02 / MT.COTOPAXI, EQUADOR 1996 summer
At 5897m above sea level, Mt Cotopaxi is the tallest active volcano in the world.Although it’s not a difficult mountain to climb, this peak is also supposed to be the farthest away from the core of this planet as the Earth is not a perfect sphere.
We set our timing to the late March full moon and departed the capital of Ecuador, Quito, located at 2850m above sea level. We would acclimatize ourselves to the altitude by repeating the process of going up, spending some time, and coming back down. As we made it to the hut located at 4800m in the afternoon of the day before of our scheduled peak attack, I crawled into my sleeping bags when the sun was setting. My heart was pounding and I was out of breath. I took some aspirin in attempt to calm my pain, but only barely managed to get some sleep and left the hut around midnight and started our way to the peak. The sky was filled with glittering stars and a big round full moon. As we got closer to the peak, we could see some peaks sticking their heads up above the clouds in the afar of the Andes. The glorious moon shining above the groveling clouds in contrast with the black shadows of the bleak mountains faces.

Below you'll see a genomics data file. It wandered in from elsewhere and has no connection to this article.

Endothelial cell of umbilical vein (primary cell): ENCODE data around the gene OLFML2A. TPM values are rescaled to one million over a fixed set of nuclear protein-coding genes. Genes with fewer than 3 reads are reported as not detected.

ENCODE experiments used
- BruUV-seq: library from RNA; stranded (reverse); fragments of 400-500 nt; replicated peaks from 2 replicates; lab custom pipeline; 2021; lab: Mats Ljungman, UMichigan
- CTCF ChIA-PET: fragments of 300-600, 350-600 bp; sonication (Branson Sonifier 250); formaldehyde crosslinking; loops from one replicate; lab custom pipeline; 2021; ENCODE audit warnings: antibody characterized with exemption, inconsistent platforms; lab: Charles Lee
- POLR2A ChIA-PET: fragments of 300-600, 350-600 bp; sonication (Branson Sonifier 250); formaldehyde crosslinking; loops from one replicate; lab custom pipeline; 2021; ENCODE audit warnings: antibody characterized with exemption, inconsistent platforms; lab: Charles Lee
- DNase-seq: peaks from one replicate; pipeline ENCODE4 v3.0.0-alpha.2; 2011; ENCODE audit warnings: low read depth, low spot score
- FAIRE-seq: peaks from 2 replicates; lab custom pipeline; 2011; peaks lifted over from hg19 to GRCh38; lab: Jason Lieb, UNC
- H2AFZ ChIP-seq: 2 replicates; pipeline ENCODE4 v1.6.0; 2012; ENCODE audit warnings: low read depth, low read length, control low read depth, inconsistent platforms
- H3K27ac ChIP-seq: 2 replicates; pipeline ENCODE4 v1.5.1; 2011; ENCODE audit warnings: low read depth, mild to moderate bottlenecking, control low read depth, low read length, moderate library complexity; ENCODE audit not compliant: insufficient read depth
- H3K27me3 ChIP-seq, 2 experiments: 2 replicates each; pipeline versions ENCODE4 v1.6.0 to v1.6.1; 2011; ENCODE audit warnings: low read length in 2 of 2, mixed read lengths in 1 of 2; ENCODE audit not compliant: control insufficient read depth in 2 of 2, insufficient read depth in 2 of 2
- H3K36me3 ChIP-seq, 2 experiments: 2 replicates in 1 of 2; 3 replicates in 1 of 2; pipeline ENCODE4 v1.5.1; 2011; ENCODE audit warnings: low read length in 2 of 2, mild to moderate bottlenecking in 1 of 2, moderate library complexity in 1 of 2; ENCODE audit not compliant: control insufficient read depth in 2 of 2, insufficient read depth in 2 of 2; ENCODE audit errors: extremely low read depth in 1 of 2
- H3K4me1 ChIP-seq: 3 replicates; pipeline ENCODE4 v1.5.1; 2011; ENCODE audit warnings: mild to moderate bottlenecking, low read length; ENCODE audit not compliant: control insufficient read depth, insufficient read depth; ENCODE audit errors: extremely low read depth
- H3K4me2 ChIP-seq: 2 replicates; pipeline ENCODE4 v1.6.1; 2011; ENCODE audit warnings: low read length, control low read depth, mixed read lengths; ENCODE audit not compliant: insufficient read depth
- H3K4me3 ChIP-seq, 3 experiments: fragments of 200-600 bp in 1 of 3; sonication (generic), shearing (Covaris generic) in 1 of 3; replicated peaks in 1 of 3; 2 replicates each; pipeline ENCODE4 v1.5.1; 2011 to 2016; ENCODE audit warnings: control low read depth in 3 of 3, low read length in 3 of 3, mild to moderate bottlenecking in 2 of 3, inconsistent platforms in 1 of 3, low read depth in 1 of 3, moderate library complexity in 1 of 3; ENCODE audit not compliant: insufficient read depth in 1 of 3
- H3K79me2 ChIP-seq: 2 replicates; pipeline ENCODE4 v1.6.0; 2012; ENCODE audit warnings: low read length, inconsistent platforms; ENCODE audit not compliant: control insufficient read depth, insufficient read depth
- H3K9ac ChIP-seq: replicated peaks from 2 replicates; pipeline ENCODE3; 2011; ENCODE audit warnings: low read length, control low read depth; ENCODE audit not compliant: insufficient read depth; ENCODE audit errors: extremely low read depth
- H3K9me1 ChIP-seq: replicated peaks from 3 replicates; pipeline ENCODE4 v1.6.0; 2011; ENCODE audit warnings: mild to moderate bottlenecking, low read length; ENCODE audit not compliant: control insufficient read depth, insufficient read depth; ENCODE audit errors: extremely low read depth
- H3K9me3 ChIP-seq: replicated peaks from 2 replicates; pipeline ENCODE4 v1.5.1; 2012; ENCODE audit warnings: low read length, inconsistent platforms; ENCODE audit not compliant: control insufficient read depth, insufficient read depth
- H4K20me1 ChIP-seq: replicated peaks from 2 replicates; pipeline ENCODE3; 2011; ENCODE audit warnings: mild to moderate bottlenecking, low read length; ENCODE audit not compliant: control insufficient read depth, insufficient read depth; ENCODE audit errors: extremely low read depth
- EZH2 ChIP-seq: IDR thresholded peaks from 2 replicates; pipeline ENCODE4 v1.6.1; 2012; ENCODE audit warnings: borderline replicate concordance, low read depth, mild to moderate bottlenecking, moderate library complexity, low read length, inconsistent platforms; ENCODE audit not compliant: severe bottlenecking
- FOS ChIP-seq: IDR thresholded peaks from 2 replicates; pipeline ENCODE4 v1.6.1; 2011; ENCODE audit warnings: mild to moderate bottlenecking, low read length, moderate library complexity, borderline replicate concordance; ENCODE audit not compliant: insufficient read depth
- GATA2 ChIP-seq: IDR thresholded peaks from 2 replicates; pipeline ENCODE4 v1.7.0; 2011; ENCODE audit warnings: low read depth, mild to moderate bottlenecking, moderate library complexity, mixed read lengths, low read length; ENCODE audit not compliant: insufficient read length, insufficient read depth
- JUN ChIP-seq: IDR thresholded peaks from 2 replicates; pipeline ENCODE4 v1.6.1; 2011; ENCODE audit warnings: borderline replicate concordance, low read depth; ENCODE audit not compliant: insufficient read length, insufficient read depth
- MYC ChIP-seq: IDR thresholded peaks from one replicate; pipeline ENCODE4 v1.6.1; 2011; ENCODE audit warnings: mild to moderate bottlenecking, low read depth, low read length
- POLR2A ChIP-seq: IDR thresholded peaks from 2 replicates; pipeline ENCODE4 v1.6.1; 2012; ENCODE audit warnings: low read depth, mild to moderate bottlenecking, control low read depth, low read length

Our fates were put in with the guide’s fate through a single rope and we were approaching the peak in the twilight. As the sun started to rise above the sea of clouds, I felt as if the weight of my fully loaded backpack was gone for a second. The sunrise glow only lasts for a few moments on this equatorial mountain. As the sun rose almost perpendicularly, I suddenly remembered the presence of the full moon. Looking back trying to find it, the long shadows of the mountains were like an arrow pointing towards the setting full moon.
We finally made our way to the peak and, under the aegis of this splendid mountain, we were accepted to trace a few beautiful tracks appropriate to the magnificence of this temple.